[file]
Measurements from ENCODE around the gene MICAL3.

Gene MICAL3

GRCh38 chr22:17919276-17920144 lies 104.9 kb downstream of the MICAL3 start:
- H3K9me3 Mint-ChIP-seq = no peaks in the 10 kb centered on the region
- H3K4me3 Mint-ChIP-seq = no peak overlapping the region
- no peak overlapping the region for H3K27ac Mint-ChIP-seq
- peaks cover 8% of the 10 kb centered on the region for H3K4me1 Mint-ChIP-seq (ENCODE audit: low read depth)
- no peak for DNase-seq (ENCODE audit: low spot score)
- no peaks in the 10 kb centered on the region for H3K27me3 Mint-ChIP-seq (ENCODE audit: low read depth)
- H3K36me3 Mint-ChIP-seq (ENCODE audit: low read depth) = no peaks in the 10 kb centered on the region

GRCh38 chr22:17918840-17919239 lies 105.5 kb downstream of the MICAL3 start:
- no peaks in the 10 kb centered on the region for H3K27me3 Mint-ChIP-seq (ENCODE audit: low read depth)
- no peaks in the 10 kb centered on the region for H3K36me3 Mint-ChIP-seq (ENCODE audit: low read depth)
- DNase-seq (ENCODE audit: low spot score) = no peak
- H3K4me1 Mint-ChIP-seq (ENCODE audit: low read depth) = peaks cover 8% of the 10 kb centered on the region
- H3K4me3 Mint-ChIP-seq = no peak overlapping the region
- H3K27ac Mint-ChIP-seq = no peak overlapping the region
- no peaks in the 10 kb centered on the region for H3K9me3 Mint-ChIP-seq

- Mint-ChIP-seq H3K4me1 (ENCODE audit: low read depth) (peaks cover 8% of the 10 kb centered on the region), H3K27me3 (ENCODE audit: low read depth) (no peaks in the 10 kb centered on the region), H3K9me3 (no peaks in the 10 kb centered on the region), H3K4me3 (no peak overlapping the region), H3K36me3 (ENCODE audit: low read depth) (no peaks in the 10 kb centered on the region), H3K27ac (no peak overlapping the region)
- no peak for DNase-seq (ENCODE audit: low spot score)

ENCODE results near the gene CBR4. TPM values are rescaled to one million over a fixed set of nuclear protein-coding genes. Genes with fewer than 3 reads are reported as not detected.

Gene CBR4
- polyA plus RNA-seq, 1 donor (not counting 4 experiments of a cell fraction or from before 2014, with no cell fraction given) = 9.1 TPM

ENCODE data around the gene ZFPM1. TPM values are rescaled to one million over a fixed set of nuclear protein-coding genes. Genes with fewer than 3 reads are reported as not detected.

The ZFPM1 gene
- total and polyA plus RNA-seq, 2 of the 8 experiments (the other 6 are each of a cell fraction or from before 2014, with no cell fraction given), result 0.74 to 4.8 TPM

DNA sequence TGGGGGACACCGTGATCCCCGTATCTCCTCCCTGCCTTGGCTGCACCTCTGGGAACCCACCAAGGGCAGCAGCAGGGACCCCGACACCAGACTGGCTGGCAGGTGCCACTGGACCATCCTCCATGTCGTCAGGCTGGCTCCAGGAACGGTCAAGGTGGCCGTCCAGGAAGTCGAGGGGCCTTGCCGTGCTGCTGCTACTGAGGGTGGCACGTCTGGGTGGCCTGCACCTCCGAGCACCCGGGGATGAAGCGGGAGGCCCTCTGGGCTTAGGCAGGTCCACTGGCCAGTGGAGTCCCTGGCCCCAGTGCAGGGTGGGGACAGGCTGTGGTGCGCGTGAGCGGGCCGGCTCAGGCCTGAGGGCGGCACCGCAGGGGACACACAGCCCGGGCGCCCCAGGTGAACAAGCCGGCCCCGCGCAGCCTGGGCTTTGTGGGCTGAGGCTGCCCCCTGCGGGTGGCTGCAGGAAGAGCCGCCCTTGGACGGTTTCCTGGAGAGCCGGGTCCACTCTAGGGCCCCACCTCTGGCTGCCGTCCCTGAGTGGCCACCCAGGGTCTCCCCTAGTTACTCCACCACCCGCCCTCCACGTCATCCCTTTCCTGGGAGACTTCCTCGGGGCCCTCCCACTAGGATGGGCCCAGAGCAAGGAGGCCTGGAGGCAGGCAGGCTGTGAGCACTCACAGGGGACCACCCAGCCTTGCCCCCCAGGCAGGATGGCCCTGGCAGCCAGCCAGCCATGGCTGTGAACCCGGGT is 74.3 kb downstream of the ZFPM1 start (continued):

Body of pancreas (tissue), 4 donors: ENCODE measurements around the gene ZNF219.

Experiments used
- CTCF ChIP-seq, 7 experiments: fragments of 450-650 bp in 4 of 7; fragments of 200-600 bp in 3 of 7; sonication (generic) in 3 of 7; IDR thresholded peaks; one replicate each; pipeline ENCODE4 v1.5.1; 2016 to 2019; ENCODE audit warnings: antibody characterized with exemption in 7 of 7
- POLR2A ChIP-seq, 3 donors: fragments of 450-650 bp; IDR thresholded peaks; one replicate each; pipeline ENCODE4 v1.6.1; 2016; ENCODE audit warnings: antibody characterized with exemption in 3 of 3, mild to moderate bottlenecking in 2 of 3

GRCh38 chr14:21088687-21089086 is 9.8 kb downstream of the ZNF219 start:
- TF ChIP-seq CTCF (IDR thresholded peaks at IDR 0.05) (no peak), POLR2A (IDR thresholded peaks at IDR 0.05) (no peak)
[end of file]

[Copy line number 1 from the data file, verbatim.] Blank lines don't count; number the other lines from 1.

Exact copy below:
Measurements from ENCODE around the gene MICAL3.